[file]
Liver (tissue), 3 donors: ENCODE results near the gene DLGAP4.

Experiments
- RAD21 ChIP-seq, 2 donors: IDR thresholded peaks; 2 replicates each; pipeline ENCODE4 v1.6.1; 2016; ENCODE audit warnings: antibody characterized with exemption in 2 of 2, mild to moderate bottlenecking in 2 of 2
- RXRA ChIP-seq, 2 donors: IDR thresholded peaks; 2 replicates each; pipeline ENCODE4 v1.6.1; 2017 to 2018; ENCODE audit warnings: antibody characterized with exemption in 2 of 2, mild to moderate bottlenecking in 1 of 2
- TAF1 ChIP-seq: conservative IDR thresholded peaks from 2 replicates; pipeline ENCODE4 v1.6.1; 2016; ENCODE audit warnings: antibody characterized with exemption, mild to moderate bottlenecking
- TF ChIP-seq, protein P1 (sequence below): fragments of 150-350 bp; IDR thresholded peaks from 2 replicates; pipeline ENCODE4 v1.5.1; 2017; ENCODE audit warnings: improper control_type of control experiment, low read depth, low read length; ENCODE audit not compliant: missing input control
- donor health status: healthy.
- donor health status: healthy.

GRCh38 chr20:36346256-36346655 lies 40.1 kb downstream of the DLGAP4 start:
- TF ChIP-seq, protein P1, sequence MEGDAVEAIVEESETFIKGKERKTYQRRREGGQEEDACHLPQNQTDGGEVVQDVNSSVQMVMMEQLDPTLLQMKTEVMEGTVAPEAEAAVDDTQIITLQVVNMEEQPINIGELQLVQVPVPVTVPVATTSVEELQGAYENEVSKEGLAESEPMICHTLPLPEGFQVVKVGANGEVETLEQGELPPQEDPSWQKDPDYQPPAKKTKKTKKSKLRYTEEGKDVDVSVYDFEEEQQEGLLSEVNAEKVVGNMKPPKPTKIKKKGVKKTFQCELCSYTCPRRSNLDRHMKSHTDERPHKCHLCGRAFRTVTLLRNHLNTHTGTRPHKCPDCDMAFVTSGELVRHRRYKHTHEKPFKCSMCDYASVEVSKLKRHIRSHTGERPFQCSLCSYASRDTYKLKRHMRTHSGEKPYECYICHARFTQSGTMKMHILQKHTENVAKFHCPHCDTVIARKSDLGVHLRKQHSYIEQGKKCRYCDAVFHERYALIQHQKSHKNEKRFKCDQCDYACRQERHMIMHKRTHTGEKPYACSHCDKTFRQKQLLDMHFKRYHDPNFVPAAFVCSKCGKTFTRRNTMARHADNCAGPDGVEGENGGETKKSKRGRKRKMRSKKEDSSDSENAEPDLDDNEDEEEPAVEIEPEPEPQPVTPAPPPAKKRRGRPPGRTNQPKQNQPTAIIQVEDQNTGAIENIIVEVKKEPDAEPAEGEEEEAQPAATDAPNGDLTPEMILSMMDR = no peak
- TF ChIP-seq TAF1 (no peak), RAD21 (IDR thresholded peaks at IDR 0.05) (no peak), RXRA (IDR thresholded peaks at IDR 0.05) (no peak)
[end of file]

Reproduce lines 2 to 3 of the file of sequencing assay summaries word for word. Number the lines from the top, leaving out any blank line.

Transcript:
Experiments
- RAD21 ChIP-seq, 2 donors: IDR thresholded peaks; 2 replicates each; pipeline ENCODE4 v1.6.1; 2016; ENCODE audit warnings: antibody characterized with exemption in 2 of 2, mild to moderate bottlenecking in 2 of 2